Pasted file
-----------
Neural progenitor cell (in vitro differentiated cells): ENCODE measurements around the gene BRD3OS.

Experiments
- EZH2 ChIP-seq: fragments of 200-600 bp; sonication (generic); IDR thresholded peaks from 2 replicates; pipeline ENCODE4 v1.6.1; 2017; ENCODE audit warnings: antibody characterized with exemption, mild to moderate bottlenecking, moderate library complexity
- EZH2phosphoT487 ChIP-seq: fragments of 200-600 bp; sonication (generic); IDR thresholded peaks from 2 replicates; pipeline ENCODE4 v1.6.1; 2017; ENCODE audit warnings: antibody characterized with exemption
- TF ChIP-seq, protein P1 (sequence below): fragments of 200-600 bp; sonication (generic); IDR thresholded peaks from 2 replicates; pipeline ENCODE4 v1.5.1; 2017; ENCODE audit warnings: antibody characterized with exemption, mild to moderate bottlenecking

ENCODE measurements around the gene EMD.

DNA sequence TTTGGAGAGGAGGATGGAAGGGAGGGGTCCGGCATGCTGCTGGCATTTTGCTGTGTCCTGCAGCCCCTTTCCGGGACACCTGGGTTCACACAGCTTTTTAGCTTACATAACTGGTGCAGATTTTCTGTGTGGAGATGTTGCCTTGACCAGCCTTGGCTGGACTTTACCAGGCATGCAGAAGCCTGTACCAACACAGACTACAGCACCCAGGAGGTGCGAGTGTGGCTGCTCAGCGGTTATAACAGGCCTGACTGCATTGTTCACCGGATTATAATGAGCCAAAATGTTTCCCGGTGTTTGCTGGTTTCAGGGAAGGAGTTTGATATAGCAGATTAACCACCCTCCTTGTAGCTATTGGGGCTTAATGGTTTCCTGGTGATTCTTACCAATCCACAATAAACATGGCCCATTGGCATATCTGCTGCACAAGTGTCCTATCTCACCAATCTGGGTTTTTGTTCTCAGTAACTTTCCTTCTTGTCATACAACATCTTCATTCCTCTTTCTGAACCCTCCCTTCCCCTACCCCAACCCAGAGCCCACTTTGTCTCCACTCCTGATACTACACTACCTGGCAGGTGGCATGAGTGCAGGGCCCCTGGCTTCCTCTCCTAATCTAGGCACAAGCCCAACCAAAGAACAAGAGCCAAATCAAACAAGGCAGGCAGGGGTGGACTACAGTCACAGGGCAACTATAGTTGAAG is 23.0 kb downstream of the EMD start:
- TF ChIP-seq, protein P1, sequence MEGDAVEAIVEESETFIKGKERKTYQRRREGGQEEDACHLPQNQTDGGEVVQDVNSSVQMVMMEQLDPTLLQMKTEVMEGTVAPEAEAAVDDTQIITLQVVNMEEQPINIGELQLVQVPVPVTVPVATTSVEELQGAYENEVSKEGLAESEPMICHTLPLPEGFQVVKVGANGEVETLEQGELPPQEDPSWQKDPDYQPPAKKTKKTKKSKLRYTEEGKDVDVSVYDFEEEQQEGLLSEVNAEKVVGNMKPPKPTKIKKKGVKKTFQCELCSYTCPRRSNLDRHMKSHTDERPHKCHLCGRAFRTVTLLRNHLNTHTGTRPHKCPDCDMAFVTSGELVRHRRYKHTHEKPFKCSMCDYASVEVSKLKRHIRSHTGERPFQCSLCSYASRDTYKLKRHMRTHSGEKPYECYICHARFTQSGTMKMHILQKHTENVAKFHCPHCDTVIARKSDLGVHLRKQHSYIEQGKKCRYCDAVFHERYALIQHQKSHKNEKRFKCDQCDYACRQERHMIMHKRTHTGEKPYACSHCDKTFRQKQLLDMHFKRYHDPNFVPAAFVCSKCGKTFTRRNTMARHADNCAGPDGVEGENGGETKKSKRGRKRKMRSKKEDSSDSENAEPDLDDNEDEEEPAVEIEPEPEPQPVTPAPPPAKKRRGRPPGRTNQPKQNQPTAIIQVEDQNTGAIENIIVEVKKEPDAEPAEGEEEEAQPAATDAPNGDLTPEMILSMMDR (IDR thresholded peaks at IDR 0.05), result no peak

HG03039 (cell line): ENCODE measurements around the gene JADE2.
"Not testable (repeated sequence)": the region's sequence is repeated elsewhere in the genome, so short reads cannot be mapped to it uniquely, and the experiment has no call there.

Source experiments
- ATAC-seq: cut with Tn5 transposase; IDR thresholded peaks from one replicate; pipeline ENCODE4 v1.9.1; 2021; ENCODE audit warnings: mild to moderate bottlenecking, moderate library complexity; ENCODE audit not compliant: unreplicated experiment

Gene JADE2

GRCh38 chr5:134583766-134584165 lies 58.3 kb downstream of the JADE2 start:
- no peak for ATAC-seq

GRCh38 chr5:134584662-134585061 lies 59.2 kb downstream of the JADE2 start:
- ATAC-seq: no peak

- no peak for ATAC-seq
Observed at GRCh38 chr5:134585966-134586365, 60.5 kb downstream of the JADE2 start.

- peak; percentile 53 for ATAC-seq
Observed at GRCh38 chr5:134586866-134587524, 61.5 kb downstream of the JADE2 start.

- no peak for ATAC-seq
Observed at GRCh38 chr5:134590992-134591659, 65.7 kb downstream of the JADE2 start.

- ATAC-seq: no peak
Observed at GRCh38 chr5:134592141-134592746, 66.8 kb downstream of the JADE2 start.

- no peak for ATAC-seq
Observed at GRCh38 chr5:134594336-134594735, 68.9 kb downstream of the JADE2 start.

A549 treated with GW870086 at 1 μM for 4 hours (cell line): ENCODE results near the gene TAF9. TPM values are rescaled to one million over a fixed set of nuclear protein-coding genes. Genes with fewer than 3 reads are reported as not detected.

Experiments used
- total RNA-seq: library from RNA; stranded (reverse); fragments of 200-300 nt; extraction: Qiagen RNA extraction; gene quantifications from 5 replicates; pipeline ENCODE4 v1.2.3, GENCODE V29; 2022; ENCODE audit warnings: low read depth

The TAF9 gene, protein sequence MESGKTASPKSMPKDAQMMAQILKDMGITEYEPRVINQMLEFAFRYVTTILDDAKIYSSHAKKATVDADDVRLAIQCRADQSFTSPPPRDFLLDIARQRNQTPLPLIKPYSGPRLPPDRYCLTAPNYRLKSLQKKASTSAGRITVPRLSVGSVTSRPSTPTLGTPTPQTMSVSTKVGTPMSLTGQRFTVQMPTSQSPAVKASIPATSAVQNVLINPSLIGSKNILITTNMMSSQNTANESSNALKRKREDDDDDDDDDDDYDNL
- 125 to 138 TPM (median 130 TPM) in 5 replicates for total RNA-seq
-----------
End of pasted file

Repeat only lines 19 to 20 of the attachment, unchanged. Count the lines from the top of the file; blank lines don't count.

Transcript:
Observed at GRCh38 chr5:134585966-134586365, 60.5 kb downstream of the JADE2 start.

- peak; percentile 53 for ATAC-seq